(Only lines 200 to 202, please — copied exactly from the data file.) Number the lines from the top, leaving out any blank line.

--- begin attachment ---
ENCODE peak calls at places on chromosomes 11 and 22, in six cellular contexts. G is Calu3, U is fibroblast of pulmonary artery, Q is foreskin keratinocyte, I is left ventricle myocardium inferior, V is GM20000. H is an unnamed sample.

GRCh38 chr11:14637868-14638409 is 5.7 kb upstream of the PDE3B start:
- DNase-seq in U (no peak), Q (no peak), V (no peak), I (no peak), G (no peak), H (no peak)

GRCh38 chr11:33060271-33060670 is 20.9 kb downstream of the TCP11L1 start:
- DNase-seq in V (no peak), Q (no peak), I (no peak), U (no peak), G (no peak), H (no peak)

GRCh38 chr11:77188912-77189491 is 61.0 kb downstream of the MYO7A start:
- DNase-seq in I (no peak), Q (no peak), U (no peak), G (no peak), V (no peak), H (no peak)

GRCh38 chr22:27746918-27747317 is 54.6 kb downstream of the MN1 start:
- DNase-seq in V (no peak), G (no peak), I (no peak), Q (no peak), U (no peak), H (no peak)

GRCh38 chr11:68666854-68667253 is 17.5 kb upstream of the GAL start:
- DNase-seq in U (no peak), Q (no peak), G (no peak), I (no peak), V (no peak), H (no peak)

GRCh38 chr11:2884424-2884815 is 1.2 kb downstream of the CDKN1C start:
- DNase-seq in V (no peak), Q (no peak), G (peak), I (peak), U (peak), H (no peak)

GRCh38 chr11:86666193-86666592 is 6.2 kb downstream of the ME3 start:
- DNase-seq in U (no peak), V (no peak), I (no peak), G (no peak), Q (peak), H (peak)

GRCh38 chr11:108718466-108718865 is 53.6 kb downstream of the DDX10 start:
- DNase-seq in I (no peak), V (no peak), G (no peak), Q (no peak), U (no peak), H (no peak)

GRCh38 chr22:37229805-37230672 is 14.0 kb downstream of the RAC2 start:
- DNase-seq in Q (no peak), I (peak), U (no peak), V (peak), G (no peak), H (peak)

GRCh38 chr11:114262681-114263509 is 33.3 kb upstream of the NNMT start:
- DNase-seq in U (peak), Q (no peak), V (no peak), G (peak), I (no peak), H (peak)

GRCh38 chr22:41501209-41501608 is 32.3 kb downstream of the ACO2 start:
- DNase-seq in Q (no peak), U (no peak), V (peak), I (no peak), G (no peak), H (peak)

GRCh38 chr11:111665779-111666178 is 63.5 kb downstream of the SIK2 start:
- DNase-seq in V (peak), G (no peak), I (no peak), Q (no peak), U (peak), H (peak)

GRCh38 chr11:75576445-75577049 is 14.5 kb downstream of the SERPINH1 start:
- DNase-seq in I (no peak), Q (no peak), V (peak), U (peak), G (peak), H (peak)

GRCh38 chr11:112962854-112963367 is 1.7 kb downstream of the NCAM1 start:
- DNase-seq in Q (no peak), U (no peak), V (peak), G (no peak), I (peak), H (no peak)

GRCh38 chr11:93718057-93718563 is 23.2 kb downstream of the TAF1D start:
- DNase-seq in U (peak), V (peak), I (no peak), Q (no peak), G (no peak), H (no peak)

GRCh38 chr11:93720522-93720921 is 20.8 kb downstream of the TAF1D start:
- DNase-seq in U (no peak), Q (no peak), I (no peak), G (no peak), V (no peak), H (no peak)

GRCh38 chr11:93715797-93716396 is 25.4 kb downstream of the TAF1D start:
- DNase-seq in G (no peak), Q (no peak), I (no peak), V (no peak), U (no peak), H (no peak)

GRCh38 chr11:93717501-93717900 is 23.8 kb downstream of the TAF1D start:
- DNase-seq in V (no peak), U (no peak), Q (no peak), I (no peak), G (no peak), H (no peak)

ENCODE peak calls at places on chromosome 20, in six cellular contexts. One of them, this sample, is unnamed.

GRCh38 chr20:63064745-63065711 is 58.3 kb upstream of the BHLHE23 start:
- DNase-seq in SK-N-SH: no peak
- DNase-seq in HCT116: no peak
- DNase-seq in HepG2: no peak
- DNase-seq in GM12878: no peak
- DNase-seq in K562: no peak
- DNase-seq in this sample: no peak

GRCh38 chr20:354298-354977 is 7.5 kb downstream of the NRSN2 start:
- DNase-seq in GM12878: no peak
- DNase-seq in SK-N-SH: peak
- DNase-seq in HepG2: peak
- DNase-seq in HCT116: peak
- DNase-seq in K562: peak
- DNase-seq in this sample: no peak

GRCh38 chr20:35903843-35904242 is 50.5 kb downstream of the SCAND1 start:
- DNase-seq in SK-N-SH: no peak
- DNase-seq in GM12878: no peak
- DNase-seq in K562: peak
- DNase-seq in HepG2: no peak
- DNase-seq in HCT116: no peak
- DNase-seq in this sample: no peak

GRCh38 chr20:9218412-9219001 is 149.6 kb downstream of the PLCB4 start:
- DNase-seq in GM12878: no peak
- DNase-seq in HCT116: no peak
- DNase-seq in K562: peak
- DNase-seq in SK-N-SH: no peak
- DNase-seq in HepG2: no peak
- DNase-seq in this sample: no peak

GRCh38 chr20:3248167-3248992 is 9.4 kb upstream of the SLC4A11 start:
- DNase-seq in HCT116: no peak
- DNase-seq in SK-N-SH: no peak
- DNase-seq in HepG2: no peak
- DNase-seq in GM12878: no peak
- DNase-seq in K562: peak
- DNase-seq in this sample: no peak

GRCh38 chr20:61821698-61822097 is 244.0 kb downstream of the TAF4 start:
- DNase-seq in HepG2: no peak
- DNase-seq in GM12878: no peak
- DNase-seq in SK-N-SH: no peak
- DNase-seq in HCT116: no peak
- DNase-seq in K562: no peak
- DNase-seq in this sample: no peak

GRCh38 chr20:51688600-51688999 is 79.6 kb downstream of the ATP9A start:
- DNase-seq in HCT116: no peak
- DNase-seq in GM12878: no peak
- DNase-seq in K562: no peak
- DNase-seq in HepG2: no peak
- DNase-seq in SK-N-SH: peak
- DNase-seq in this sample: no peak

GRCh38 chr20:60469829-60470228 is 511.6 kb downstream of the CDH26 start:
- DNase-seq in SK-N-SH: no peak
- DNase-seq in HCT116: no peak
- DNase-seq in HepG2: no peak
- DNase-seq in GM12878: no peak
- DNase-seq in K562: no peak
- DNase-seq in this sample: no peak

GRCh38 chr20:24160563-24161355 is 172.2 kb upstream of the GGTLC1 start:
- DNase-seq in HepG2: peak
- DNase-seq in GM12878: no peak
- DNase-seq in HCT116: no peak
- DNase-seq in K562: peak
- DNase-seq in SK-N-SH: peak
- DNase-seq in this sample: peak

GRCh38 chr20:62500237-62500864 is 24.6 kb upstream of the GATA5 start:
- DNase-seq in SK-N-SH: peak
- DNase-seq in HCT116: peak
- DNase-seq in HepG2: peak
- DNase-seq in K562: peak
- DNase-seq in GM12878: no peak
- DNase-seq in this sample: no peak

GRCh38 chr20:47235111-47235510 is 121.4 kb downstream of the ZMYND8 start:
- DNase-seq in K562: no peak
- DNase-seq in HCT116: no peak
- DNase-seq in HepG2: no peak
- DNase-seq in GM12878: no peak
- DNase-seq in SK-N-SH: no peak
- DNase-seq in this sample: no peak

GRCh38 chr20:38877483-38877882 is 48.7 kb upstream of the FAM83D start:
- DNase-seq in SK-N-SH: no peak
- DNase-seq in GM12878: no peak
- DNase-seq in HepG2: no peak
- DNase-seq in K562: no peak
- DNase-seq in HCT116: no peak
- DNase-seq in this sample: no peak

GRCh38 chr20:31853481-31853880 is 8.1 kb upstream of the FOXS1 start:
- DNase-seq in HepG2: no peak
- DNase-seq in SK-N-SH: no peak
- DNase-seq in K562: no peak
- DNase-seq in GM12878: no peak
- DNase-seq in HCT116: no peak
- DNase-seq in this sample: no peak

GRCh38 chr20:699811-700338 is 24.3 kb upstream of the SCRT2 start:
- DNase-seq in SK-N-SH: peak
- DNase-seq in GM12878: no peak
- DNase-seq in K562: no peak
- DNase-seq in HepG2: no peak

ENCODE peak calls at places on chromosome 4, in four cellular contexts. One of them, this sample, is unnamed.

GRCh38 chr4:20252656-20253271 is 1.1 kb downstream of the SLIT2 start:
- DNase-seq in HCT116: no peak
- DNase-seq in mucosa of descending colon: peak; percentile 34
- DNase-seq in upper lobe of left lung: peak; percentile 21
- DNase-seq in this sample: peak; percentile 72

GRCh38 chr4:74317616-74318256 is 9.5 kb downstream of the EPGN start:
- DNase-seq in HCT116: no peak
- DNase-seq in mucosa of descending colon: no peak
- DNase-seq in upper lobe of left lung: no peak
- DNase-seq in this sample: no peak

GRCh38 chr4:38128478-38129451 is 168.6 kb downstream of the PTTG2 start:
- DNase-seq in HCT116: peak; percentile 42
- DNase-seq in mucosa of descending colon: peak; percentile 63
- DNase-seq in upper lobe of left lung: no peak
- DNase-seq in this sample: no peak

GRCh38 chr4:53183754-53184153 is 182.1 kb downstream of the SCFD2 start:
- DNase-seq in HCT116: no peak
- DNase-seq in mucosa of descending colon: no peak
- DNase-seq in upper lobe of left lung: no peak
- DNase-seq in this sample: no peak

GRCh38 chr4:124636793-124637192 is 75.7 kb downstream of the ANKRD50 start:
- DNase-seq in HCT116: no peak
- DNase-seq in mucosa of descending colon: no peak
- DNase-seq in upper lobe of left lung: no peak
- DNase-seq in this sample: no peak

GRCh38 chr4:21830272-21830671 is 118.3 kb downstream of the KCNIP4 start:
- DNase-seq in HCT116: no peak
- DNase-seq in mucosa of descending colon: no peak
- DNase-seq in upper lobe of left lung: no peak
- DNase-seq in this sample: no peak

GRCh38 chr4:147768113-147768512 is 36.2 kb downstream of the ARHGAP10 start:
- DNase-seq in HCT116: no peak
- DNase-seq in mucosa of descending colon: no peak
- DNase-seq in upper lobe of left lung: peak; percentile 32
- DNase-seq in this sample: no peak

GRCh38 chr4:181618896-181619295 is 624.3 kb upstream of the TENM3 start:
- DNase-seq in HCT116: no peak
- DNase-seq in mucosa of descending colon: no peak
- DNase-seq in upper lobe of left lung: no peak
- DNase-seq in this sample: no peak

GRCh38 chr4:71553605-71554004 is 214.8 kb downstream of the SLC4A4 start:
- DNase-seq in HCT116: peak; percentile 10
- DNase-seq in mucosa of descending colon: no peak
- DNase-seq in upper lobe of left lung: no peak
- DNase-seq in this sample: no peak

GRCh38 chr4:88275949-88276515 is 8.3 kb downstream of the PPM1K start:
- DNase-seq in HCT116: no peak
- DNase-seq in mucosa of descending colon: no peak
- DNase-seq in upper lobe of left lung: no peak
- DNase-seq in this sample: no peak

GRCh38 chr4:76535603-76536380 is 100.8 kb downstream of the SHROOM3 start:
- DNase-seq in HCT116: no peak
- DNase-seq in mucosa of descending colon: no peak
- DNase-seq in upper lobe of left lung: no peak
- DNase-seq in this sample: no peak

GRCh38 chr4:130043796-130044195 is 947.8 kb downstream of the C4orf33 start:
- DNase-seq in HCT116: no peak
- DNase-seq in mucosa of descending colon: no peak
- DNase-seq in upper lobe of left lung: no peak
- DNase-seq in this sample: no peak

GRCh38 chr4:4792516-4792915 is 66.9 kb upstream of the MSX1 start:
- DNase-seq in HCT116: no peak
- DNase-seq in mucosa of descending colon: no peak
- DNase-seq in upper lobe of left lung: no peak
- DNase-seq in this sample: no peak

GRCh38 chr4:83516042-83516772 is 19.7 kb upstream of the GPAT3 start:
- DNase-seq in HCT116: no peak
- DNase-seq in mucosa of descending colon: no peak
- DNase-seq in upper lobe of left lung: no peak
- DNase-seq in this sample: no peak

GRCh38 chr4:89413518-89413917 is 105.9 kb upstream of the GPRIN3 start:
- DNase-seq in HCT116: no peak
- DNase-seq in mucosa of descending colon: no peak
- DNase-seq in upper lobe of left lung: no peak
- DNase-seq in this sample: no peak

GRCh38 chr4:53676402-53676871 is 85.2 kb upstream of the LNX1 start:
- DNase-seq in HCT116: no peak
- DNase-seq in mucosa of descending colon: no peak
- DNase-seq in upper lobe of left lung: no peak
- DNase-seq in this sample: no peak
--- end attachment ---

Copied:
- DNase-seq in this sample: no peak

GRCh38 chr4:83516042-83516772 is 19.7 kb upstream of the GPAT3 start:
- DNase-seq in HCT116: no peak